The Gatehouse is part of a very grand structure of the late 15th century. The element which survives at Ramsey is the eastern pile incorporating what was perhaps the porterís lodge and a room above. The great arch sprang from the western face of this block and may have been abutted by a smaller arch for pedestrian traffic and a substantial building to the west. The arch itself was removed to Hinchingbrooke by the Cromwells in the 16th century where it was incorporated with more ancient material to form the gateway to their house. The rich panelling, blank tracery and ornamental cornices of the Abbey Gatehouse are typical of 15th century Perpendicular Architecture at its most sophisticated. It is interesting both stylistically and as an index of the wealth of Ramsey Abbey towards the end of its life.
The ground floor room of the Gatehouse contains some valuable masonry fragments from major buildings of the Abbey. These include several fine vaulting bosses and an assortment of capitals and other pieces of moulded masonry. Most important of all is the 13th century purbeck marble effigy of a layman (believed by many to be the founder, Ailwyn). It is an extremely fine piece of carving and an interesting example of retrospective medieval funerary sculpture analogous to the series of monuments to former bishops commissioned for Wells Cathedral c.1200.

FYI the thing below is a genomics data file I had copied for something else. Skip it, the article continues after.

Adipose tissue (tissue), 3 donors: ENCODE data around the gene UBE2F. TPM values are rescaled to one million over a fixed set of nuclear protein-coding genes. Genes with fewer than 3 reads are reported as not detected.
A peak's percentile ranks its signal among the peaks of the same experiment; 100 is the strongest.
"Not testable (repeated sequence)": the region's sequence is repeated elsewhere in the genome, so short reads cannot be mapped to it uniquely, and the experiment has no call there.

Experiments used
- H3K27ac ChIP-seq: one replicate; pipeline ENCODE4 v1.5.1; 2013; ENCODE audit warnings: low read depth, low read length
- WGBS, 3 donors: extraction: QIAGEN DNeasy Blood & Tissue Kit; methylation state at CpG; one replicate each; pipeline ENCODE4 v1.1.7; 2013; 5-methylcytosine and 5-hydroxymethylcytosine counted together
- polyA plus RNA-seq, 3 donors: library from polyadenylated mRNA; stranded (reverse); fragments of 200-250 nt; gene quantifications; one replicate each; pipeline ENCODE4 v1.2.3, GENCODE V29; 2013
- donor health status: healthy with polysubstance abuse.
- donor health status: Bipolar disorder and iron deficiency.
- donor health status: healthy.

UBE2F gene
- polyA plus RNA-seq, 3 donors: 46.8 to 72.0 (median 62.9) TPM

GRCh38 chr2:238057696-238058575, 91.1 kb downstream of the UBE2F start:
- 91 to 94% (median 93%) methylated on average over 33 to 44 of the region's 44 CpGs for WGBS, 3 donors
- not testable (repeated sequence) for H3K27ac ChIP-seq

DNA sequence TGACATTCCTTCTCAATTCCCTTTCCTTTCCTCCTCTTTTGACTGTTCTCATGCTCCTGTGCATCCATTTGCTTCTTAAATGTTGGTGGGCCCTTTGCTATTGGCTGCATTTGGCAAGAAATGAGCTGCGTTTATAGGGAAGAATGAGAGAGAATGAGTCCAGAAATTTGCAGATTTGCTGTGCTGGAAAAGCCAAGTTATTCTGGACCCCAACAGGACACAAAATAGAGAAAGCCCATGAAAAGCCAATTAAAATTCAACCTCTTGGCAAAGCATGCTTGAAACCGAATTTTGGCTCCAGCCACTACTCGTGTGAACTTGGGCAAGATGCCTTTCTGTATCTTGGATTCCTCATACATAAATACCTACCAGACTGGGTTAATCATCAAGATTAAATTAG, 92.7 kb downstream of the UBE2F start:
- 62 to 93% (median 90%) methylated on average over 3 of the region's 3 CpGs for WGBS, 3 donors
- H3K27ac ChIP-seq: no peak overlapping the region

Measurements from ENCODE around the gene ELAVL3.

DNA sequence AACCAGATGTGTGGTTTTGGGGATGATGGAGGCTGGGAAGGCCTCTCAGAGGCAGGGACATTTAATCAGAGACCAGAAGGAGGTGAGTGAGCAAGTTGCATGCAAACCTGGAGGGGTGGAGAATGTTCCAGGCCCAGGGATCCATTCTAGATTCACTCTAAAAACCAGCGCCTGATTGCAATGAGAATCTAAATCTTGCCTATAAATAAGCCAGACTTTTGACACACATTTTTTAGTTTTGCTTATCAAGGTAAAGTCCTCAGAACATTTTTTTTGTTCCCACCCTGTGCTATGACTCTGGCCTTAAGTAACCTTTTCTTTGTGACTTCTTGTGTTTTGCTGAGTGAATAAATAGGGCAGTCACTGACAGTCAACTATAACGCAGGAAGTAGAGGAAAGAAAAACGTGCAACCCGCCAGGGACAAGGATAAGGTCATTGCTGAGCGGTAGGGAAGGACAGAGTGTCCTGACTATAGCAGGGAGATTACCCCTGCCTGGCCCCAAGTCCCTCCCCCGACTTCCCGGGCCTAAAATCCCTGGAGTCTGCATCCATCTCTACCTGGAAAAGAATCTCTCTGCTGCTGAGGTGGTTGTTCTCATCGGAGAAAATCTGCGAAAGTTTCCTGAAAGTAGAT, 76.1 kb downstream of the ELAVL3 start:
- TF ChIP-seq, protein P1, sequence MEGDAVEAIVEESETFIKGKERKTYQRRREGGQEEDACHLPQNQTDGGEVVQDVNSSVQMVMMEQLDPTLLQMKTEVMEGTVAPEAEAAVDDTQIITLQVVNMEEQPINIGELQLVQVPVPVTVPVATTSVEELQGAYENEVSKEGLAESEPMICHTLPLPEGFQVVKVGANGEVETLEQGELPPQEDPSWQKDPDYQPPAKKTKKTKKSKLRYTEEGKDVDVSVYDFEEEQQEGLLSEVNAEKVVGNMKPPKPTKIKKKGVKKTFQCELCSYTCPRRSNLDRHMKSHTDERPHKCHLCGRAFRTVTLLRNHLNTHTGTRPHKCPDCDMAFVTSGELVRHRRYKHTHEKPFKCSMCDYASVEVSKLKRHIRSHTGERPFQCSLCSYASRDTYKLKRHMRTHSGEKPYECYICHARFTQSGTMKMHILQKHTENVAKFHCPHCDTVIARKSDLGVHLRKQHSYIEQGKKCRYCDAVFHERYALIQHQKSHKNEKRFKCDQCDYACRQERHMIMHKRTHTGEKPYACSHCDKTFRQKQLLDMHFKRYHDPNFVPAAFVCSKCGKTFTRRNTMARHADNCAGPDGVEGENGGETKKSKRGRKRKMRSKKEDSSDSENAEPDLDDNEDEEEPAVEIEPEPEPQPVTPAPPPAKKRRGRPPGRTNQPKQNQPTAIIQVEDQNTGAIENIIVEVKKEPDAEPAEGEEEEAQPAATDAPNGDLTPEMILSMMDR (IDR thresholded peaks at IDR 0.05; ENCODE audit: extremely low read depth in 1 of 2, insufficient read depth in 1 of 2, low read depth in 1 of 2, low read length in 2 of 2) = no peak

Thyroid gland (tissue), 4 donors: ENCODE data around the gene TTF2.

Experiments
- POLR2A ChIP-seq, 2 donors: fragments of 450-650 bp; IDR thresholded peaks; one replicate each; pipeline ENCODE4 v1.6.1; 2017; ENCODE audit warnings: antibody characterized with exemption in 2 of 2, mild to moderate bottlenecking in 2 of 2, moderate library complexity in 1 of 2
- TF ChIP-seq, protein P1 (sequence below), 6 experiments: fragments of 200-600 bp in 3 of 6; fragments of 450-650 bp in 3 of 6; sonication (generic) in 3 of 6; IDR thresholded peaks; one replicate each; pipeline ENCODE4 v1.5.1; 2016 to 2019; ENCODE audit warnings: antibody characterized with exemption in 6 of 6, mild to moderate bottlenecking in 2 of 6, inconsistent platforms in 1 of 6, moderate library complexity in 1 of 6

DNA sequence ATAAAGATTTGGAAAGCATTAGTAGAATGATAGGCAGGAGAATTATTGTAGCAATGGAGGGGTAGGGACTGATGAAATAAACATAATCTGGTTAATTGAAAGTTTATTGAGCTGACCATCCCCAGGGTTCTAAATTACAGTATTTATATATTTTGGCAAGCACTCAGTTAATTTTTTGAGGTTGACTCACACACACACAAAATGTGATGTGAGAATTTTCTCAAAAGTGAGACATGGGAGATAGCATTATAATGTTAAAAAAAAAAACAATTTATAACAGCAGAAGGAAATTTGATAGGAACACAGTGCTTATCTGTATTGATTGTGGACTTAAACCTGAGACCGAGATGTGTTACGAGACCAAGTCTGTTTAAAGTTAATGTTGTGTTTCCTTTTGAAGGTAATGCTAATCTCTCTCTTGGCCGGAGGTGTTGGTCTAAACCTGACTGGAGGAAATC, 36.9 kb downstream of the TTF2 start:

The Gatehouse was also spoken of as a prison, it was in all probability, a porters lodge, with a dungeon underground. In the West wall facing the road was a part of one of the iron spikes to which rings were attached for the purpose of securing prisoners, who might be disposed to escape. Such irons in a more perfect state are still to be seen in Battle Abbey Sussex.
The donor of the property in 1952, Henry Rogers Broughton, was the brother of Huttlestone Broughton, 1st Baron Fairhaven, and father of the present Lord Fairhaven. It is one of a series of properties associated with the Fairhavens over which the Trust has control. Major the Hon.Henry Broughton gave the Gatehouse to the Trust in memory of his wife Diana, a descendant of the Earls de Ramsey. The Trust also owns Houghton Mill, Houghton, Huntingdonshire, some ten miles from Ramsey. This 18th and 19th century mill is on the site of an earlier structure which was once owned by the Abbots of Ramsey. (Ref 11)